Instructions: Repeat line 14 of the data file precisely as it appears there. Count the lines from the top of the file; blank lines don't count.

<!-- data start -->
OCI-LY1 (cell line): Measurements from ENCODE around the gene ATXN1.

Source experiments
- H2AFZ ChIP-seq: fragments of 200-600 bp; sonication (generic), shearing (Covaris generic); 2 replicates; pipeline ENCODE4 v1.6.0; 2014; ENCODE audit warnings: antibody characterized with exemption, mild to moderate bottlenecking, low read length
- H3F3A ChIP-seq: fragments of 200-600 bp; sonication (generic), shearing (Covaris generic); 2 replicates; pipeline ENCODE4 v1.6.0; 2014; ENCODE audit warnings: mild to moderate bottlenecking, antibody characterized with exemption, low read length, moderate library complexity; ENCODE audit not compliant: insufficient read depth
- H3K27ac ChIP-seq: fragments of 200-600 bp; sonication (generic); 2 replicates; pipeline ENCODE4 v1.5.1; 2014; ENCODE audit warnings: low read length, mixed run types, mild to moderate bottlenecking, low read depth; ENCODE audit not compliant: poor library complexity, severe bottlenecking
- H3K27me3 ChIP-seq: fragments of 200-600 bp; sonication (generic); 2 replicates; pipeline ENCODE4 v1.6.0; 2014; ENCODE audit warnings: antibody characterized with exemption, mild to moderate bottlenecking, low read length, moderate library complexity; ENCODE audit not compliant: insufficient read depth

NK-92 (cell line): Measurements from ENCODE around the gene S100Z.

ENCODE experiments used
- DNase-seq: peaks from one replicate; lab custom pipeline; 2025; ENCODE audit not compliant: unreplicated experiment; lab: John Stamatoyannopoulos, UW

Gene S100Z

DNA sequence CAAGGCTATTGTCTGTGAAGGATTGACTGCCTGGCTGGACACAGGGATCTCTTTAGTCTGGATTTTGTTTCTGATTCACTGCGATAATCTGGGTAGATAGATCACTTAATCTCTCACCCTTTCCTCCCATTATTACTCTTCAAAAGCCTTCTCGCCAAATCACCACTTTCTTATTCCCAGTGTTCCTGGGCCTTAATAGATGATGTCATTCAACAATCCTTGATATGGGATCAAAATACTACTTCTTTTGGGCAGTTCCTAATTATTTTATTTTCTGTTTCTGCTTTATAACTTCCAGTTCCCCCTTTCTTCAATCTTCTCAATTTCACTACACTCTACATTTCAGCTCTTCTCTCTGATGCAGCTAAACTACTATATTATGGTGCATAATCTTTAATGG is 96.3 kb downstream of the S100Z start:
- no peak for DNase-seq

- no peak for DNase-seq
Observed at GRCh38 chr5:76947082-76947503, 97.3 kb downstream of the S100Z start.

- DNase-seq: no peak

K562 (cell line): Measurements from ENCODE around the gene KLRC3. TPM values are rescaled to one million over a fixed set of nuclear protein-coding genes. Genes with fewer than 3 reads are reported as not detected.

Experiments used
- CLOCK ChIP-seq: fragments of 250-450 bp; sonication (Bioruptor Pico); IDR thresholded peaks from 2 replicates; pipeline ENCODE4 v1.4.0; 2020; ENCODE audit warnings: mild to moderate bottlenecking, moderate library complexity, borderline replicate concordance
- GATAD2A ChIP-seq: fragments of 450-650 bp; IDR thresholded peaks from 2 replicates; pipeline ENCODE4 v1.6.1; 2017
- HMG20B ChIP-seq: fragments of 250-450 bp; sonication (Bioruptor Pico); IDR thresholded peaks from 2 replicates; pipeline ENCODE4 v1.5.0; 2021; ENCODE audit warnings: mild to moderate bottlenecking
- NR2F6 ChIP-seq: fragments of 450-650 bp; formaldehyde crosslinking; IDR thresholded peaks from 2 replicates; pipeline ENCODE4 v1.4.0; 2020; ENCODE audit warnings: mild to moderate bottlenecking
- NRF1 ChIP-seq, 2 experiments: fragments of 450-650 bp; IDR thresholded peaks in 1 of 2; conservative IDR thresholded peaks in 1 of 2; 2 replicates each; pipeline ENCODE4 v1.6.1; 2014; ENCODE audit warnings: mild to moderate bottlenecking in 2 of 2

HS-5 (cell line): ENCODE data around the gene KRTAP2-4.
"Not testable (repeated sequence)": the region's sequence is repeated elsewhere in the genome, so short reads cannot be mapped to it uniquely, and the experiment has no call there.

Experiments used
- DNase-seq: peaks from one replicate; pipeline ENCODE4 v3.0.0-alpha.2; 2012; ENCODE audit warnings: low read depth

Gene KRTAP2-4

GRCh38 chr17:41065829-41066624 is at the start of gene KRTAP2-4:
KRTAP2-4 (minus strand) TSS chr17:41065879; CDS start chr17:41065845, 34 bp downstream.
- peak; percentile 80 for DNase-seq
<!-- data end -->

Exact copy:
Observed at GRCh38 chr5:76947082-76947503, 97.3 kb downstream of the S100Z start.